During the latest cross-border war pitting Israel against Hamas in the Gaza Strip, U.S. President Joe Biden and Israeli Prime Minister Benjamin Netanyahu were in constant communication, taking to each other on the phone at least six times during the course of the eleven-day conflict.
Biden was taken completely surprised by the outbreak of hostilities. Having previously focused his attention on battling the coronavirus epidemic, rebuilding the U.S. economy, returning to the Iran nuclear agreement, and dealing with foreign adversaries such as China and Russia, Biden hardly expected to be drawn into the morass of Israel’s protracted conflict with the Palestinians
Nor was he particularly interested in becoming directly embroiled in the often futile and thankless task of trying to foist peace on Israel and the Palestinians, who have been hopelessly at odds for more than a century now.
But when the fourth war in Gaza broke out, he had not choice but to plunge in and play the role of peacemaker.
Before Biden made his first call to Netanyahu, U.S. State Department spokesman Ned Price set the tone of the United States’ response to the fighting. Expressing concern over the escalating violence, and urging Israel and Hamas to exercise restraint, he said, “Israel has the right to defend itself and to respond to rocket attacks. The Palestinian people also have the right to safety and security, just as Israelis do.”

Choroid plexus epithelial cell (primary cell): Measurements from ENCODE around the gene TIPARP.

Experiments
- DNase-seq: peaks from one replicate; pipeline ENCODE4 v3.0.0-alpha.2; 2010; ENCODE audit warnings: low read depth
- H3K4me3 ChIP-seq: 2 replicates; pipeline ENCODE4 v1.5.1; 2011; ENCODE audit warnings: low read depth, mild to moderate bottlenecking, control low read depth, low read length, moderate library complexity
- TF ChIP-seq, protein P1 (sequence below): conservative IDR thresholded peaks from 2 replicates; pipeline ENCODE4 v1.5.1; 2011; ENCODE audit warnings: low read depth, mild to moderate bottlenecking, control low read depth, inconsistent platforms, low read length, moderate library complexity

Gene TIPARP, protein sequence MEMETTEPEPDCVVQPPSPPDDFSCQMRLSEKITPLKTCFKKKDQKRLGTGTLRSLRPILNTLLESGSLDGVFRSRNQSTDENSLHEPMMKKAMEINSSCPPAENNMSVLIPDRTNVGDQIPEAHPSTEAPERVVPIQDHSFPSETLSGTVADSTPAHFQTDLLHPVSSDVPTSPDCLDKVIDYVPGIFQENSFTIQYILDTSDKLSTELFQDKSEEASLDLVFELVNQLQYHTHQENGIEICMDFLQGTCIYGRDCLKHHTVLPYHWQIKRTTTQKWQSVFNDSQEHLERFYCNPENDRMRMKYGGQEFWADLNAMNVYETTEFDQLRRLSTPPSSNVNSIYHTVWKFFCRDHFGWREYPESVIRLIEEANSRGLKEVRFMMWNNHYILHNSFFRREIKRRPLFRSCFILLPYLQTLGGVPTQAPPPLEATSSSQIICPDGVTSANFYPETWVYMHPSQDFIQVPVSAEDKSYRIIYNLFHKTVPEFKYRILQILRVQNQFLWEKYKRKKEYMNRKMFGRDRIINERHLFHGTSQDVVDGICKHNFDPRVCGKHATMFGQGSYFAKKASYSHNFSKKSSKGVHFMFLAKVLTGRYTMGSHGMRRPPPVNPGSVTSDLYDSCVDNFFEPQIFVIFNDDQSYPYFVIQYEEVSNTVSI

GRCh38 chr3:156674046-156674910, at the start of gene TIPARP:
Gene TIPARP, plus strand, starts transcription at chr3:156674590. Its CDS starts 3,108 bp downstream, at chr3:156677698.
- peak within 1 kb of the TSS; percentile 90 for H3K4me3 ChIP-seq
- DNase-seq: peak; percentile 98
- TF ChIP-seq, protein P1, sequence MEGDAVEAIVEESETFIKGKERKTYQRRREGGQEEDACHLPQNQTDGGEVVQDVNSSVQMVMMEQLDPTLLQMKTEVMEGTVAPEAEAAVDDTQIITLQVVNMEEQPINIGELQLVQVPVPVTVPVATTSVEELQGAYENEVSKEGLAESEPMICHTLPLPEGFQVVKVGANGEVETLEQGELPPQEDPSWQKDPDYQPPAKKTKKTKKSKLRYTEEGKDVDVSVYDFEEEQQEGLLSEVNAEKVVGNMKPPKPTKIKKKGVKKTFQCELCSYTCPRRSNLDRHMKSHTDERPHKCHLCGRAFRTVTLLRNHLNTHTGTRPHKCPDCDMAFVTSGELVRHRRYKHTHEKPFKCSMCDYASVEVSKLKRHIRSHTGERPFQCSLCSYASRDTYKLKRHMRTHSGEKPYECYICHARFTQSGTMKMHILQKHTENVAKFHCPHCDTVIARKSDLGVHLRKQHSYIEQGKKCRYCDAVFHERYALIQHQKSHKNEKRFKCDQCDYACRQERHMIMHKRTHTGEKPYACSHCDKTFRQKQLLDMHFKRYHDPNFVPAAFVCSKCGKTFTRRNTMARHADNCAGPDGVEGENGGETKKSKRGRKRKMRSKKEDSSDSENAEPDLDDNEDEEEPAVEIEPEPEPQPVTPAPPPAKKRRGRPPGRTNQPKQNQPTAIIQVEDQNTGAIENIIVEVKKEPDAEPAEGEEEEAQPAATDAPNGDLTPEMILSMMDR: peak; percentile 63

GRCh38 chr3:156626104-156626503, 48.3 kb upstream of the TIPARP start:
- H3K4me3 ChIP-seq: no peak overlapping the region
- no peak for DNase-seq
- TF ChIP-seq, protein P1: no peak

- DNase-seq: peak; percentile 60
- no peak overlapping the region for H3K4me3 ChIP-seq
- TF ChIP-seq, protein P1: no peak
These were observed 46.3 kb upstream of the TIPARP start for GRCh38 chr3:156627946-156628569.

As Hamas rockets rained down on Israel and as the Israeli Air Force struck back in retaliatory raids, Secretary of State Antony Blinken, Deputy Secretary of State Wendy Sherman and National Security Advisor Jake Sullivan delivered the same message to their counterparts in Israel.
On the second day of the war, Biden declared his “unwavering support” for Israel’s right of self-defense and condemned the rocket attacks, but voiced the hope that it would end “sooner rather than later.”
The following day, Biden said he did not believe Israel had overreacted significantly, but dispatched the deputy assistant secretary of state for Israeli and Palestinian affairs, Hady Amr, to sound out the Israeli government and the Palestinian Authority.
On May 17, Biden expressed support for a ceasefire, while reiterating Israel’s right to defend itself. Biden adopted this position for three reasons.
Twenty-eight Democratic senators, representing more than half of the party’s caucus, posted a public letter calling for a truce. The effort was led by Jon Ossoff, the first Jewish senator elected from the state of Georgia.
Senator Bob Menendez, the chairman of the Foreign Relations Committee and a staunch supporter of Israel, issued a statement saying he was “deeply troubled” by the scale of Israel’s airstrikes.
In the meantime, several members of the party’s progressive wing, led by Alexandra Ocasio-Cortez, accused Israel of gross human rights violations against Palestinians and of being an “apartheid state.” She and some of her colleagues in Congress were behind a campaign to delay a $735 million sale of precision-guided missiles to Israel.